Sailing to Bermuda isn’t always the easiest passage, and stopping there can have surprises of its own (published November 2013)
The delivery out of the BVI aboard Alerre, a Swan 61, had gone smoothly. With plenty of sailing behind us and reserve jugs of diesel, we had enough fuel to make it the last 600 miles to Newport, RI. With a crowded schedule and delivery costs in mind, I looked hard at the weather forecast. The 35 knot headwinds, gusting to 45 for the final day of the approach to Newport didn’t look particularly desirable. It could be achieved, but heavy weather and forecasts have a way of going bad, and the uncertainty had associated risks.
Moving boats north from the Caribbean in the spring or south from North America in the fall has numerous potential pitfalls. Bermuda, to one degree or another, always seems central to the process. The island lies along most of the usual routes, whether you are departing from the northeast or mid-Atlantic coasts, or the eastern Caribbean, Bermuda is a haven along the way.
Efficient schedules aren’t attained by stopping, however, so my default routing plans are usually to bypass Bermuda if possible. But on this delivery, with the anticipated weather looking marginal, it was worth giving a stop-over some thought.
One of the most common reasons for hiking and mountain climbing accidents is people trying to adhere to schedules. There’s some important event that requires attention, so prudent decisions are swept aside and risks taken. The same is probably true in long distance sailing. Sometimes the risks are overcome. Sometimes not. Of course, risks are always present whenever the dock lines are tossed off, but with forethought, most of them can be minimized.
As an example, a few years ago when preparing to depart Newport for the Caribbean in mid-December, which is dangerously late in the season, I stacked the crew with highly experienced heavy weather sailors who would be able to stand up to full storm conditions if necessary. Fully prepared and experienced in the ways of storms and the ways of avoiding problems, we were ready for the cold conditions and heavy weather.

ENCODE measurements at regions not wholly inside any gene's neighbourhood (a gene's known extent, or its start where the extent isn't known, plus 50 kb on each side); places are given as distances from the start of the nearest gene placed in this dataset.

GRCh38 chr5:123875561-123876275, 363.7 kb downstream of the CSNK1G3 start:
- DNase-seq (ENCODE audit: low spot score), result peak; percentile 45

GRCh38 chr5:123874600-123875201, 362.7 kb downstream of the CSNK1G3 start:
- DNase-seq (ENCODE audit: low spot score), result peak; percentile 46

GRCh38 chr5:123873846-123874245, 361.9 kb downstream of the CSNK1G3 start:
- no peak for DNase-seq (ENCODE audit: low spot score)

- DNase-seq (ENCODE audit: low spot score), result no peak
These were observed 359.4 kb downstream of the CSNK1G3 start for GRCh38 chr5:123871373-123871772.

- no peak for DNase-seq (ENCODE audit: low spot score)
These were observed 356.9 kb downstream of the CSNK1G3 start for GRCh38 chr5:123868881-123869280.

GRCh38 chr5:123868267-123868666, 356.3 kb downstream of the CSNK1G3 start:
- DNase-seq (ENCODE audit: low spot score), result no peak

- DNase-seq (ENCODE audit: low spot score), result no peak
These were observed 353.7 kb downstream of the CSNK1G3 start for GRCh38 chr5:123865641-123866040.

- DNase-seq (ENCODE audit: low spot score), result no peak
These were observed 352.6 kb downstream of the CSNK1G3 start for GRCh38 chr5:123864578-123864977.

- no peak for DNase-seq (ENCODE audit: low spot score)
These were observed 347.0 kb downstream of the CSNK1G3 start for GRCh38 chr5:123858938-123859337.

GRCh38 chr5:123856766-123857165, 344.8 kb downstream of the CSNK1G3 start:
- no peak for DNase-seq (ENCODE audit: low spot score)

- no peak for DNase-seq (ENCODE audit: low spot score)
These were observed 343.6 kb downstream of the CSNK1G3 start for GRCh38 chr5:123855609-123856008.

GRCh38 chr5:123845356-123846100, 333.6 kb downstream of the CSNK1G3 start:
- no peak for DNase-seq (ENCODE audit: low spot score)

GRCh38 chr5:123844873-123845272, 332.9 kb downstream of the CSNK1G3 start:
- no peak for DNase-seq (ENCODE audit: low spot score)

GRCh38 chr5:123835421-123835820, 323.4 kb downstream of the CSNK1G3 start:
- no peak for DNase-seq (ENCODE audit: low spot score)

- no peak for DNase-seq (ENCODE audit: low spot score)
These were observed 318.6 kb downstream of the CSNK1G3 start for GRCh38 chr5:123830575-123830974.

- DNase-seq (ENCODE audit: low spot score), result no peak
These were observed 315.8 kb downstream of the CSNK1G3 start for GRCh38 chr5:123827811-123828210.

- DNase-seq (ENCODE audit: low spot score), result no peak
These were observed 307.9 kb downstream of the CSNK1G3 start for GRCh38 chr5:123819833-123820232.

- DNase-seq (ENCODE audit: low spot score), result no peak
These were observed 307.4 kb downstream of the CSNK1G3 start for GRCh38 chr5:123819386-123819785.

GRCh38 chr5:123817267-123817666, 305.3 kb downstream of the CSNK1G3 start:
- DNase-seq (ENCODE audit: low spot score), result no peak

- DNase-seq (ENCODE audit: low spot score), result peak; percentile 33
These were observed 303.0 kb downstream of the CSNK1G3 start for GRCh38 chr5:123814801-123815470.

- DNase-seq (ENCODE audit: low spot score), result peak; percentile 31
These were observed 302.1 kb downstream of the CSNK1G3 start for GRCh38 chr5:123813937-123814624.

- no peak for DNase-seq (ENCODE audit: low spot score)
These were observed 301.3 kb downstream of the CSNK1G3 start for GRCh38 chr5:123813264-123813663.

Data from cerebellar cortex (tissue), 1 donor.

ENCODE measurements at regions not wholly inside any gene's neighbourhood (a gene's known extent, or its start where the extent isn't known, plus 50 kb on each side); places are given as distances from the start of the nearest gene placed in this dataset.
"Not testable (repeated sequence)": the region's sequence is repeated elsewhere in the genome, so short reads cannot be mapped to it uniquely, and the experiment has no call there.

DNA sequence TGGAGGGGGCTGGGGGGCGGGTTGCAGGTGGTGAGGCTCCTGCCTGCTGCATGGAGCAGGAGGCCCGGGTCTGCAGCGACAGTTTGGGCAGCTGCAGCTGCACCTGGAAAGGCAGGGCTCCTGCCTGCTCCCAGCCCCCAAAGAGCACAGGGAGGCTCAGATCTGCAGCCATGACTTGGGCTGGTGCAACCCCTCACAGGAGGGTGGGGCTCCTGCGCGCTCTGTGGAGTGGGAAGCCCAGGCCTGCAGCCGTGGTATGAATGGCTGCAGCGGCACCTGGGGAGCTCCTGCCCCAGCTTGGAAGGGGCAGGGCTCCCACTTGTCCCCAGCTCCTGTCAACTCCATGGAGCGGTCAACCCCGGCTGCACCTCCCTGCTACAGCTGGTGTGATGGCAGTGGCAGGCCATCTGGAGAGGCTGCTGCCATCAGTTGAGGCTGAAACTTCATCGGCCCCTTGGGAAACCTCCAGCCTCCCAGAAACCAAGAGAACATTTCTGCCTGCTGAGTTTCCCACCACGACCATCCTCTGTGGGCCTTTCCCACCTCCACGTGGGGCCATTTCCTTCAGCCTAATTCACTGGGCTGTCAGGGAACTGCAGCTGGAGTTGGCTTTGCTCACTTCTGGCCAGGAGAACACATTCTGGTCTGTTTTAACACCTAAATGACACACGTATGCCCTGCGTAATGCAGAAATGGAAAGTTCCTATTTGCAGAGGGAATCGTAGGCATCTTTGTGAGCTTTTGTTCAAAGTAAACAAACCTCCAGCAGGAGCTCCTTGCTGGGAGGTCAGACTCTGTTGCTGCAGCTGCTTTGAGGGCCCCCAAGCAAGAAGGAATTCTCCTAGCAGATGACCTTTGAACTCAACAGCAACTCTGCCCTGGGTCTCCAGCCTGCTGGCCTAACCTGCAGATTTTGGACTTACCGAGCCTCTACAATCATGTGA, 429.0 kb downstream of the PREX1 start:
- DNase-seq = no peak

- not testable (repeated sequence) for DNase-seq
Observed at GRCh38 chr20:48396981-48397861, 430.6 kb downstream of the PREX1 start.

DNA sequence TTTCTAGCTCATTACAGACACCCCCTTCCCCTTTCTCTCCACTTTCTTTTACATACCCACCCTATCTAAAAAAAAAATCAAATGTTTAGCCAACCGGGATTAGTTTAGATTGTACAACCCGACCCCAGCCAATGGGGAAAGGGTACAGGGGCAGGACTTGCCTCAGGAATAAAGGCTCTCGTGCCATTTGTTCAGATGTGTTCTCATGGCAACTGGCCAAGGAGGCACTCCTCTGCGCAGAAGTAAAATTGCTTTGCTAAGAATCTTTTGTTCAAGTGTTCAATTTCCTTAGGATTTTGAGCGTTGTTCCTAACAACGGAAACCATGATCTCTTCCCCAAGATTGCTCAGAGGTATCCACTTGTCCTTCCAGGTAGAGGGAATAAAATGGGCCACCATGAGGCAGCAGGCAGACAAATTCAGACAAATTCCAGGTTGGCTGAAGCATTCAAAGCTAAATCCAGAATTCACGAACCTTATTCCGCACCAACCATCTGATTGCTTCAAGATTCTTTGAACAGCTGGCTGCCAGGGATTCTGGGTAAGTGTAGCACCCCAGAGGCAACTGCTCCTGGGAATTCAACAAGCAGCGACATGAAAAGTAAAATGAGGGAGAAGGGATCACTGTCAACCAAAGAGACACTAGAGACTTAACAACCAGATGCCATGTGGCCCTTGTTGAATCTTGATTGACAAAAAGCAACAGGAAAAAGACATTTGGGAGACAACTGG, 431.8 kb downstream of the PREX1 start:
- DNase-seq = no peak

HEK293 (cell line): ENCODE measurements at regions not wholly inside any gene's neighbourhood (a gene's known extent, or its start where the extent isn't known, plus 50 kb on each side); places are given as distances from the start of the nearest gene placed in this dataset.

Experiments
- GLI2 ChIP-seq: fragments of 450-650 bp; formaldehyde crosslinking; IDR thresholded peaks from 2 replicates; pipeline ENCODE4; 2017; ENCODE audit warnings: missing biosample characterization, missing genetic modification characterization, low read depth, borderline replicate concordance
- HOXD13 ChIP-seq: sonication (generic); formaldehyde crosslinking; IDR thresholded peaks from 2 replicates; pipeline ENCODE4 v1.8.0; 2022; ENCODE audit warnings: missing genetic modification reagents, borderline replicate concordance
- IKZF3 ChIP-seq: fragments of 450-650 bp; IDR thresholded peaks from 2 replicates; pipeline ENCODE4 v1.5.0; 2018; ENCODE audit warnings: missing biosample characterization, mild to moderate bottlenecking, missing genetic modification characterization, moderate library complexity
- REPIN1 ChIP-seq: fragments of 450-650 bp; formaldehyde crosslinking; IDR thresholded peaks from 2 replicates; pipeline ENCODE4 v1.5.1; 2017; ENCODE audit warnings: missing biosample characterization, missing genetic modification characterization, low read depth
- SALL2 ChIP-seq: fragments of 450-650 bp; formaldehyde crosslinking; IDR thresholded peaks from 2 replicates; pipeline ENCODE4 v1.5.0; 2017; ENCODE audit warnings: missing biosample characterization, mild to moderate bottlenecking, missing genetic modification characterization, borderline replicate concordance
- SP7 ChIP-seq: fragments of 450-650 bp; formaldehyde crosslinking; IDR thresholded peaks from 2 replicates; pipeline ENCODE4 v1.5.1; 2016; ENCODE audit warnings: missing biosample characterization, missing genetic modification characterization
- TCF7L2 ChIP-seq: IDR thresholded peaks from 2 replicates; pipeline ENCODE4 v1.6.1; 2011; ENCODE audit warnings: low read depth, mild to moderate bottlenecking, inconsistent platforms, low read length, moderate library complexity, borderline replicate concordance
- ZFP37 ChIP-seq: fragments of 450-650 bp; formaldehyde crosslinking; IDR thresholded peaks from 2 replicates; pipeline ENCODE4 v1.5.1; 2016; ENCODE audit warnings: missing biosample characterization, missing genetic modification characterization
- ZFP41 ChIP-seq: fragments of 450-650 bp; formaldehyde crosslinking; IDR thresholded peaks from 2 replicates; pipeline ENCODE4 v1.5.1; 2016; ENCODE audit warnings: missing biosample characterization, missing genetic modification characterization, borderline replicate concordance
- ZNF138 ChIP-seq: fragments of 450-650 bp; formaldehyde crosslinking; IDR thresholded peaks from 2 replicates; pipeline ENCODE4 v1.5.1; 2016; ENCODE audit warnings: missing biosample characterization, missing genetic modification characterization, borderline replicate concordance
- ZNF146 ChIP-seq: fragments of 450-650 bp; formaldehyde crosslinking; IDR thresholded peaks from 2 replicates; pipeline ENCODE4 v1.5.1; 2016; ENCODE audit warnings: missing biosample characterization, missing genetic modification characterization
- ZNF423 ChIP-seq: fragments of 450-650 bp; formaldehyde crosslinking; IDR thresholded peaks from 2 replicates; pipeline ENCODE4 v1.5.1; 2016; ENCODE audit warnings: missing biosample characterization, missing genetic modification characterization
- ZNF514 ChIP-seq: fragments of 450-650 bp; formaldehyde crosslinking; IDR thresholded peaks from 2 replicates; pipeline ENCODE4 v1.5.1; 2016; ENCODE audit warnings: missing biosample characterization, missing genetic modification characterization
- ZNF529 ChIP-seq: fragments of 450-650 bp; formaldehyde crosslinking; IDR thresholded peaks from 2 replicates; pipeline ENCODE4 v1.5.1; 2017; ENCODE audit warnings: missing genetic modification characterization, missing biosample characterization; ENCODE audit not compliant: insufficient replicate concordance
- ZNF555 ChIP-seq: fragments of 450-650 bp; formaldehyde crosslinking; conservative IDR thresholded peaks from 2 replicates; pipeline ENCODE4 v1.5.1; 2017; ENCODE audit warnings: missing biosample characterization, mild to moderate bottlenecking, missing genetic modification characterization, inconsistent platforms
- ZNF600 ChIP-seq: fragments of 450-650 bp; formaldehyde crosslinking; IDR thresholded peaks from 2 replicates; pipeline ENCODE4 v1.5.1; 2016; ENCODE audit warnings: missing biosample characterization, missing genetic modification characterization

Such was not quite the case last spring as we brought Alerre north. Most of the crew’s experience—happily enough—had been in moderate conditions with the occasional bout of heavy weather. So, after a brief discussion of the forecast and the fact that Bermuda was only about a day away, discretion, it was decided, would be the better part of valor. We would stop for a few days and let the heavy weather pass. Schedules could be rearranged, and risks would be minimized.
Landfall in Bermuda can be tricky the first few times it is attempted. Reefs surround the island, and there are few safe approaches to the land. Typically, sailors notify Bermuda Harbor Radio by VHF radio well in advance of their arrival. The radio operator will ask a series of questions designed to help you in the event that you have problems. They will want to know the size of the liferaft, whether or not you have the appropriate charts aboard, the types of communications equipment you have and other useful information. If you know you are going to stop in Bermuda, all of that information can be sent to Bermuda Harbor Radio prior to your departure by going to their website and filling out the appropriate form (http://www.marineandports.bm/of_visitingyacht.aspx). Then, as you approach Bermuda you still must radio ahead to confirm your approach and seek permission to make landfall.